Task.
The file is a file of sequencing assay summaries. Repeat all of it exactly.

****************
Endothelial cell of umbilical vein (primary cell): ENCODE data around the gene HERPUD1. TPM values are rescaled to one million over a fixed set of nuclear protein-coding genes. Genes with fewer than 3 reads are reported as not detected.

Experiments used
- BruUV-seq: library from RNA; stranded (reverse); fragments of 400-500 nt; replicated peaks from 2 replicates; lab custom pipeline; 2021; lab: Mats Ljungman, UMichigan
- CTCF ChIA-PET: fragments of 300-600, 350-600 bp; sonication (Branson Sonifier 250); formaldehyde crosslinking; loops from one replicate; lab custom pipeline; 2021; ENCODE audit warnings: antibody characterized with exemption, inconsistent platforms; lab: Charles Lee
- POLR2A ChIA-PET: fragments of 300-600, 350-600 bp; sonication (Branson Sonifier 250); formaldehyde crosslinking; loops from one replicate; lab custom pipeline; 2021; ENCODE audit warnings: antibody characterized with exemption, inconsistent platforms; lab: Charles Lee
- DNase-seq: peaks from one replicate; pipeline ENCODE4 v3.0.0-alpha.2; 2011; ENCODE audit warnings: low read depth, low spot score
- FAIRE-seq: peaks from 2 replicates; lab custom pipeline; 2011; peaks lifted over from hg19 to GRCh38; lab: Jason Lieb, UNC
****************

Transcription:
Endothelial cell of umbilical vein (primary cell): ENCODE data around the gene HERPUD1. TPM values are rescaled to one million over a fixed set of nuclear protein-coding genes. Genes with fewer than 3 reads are reported as not detected.

Experiments used
- BruUV-seq: library from RNA; stranded (reverse); fragments of 400-500 nt; replicated peaks from 2 replicates; lab custom pipeline; 2021; lab: Mats Ljungman, UMichigan
- CTCF ChIA-PET: fragments of 300-600, 350-600 bp; sonication (Branson Sonifier 250); formaldehyde crosslinking; loops from one replicate; lab custom pipeline; 2021; ENCODE audit warnings: antibody characterized with exemption, inconsistent platforms; lab: Charles Lee
- POLR2A ChIA-PET: fragments of 300-600, 350-600 bp; sonication (Branson Sonifier 250); formaldehyde crosslinking; loops from one replicate; lab custom pipeline; 2021; ENCODE audit warnings: antibody characterized with exemption, inconsistent platforms; lab: Charles Lee
- DNase-seq: peaks from one replicate; pipeline ENCODE4 v3.0.0-alpha.2; 2011; ENCODE audit warnings: low read depth, low spot score
- FAIRE-seq: peaks from 2 replicates; lab custom pipeline; 2011; peaks lifted over from hg19 to GRCh38; lab: Jason Lieb, UNC